Concentrated solar power (CSP) is the most attractive option for wide-scale solar projects in Kuwait. CSP systems use reflective surfaces and lenses to concentrate sunlight from large areas onto a smaller focal point, converting light into intense heat, which is used to drive a steam turbine connected to an electrical power generator. The other major technology, photovoltaic (PV) involves using PV cells, commonly referred to as solar panels, to convert concentrated sunlight into electricity. CSP allows large-scale solar projects to feed directly into the power grid, whereas utilising excess energy from solar panels will require a feed-in-tariff (FIT) system connecting panels to the national grid.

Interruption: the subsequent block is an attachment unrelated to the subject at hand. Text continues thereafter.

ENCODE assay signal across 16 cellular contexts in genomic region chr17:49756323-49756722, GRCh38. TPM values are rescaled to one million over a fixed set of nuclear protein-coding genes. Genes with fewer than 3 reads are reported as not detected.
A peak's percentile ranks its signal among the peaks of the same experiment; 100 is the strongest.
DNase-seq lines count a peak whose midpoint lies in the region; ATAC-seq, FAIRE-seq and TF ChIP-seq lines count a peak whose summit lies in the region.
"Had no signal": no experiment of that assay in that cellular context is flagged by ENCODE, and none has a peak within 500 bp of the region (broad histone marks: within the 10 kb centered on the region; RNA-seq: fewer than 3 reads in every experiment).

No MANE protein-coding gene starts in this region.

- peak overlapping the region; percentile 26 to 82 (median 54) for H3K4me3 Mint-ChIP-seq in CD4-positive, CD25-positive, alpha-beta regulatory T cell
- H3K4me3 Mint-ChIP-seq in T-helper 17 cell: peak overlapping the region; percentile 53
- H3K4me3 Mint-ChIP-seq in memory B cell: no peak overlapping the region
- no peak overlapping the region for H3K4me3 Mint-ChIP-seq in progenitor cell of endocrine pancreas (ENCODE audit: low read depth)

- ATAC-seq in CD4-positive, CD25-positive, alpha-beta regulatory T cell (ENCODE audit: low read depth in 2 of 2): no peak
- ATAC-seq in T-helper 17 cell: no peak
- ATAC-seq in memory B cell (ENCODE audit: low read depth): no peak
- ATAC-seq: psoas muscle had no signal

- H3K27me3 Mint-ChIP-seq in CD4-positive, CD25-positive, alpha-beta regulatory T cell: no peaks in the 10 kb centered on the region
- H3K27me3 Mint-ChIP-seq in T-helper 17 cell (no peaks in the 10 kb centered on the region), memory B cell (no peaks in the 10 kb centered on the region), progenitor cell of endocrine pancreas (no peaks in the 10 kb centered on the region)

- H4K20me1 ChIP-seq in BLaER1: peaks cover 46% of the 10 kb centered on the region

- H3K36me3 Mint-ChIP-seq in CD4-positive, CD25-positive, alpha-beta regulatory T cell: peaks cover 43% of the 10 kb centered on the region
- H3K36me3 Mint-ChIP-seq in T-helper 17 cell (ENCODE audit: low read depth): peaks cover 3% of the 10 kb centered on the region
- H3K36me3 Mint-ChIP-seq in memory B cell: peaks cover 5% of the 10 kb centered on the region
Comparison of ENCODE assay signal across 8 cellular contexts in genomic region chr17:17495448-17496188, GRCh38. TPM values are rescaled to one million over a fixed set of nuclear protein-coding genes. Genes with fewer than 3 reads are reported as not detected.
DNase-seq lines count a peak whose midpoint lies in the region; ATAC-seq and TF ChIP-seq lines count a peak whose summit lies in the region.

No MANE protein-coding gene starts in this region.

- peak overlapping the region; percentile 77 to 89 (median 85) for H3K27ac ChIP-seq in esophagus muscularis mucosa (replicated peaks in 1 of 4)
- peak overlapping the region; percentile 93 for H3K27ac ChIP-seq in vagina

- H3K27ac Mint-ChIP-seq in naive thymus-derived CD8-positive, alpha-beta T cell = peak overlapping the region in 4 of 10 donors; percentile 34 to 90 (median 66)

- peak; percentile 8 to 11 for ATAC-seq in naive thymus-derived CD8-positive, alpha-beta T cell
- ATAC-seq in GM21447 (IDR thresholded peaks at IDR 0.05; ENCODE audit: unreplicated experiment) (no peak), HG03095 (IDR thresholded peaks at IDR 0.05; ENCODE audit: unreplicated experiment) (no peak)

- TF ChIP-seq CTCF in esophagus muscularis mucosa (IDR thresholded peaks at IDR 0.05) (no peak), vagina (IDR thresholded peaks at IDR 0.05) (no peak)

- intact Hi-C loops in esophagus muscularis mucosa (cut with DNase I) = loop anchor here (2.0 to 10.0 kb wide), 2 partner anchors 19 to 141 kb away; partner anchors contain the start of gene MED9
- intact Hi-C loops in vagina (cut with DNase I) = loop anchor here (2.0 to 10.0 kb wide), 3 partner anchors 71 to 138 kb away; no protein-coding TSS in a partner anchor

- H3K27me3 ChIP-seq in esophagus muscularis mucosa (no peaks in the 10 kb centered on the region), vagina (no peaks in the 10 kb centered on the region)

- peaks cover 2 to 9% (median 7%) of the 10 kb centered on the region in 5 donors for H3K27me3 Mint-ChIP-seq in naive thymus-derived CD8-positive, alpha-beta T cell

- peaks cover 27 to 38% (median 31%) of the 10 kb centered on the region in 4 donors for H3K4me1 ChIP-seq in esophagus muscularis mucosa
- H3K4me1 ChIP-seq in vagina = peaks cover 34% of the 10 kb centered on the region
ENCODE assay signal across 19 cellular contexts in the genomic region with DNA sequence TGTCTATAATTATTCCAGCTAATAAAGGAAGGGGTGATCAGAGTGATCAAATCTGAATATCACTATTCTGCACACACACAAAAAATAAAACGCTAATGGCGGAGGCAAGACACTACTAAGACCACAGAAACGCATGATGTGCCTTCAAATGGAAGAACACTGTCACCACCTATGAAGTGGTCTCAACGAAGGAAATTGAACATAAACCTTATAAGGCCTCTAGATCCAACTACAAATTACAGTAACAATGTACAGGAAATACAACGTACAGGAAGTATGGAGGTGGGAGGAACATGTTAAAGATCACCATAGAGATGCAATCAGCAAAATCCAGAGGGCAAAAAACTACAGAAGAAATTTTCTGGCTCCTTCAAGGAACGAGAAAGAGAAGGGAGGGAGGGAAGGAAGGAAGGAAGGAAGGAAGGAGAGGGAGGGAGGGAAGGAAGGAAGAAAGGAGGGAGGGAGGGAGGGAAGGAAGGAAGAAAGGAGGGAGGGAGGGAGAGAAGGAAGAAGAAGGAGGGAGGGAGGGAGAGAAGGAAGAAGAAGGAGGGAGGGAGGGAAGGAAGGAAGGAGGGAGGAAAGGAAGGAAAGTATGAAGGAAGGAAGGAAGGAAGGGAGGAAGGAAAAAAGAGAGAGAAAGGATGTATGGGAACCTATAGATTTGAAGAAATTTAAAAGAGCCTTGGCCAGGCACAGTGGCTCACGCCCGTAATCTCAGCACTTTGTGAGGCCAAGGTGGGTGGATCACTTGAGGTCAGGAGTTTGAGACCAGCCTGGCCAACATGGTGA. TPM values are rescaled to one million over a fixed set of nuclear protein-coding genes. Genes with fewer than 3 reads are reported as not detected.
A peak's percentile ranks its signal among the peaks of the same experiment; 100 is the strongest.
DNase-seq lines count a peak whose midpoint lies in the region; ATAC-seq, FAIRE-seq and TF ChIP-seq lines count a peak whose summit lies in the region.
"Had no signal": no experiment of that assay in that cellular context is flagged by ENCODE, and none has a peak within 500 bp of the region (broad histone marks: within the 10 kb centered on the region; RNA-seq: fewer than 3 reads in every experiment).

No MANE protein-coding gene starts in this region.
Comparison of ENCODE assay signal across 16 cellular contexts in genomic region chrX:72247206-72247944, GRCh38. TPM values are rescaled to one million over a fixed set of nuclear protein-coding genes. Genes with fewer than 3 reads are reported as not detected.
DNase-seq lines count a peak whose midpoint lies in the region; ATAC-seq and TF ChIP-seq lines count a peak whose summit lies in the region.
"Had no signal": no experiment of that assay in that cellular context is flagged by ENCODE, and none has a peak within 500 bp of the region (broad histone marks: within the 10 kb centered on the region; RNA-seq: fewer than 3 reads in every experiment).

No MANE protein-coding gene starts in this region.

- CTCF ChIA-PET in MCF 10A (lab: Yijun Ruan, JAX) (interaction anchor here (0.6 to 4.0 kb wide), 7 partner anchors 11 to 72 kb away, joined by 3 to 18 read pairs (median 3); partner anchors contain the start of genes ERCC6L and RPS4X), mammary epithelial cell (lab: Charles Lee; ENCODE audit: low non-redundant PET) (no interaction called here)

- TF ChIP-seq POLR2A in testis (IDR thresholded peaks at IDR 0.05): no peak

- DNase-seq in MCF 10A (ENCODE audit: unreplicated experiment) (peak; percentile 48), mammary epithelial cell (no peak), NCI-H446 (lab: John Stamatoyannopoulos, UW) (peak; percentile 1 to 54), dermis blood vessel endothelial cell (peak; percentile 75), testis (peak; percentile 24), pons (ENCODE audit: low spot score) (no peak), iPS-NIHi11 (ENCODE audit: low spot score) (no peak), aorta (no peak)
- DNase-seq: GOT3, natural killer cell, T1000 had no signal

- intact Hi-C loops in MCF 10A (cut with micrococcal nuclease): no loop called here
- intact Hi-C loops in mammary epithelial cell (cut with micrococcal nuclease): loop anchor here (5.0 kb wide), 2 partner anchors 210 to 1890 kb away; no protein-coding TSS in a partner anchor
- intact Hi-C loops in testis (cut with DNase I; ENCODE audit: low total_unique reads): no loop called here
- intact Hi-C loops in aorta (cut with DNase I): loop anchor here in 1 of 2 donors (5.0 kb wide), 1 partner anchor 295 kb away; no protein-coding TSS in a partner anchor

“We do not have the FIT programme yet, but we are working on it. The biggest challenge is time; we need to move forward and implement these programmes with a sense of urgency,” Suhailah Marafie, director of the MEW’s department of studies and research, told OBG.
Large-scale projects will help Kuwait meet its renewables targets, with Shagaya Park, the government’s first major renewables pilot project, slated to see significant development in 2014, following early success in the bid tendering process.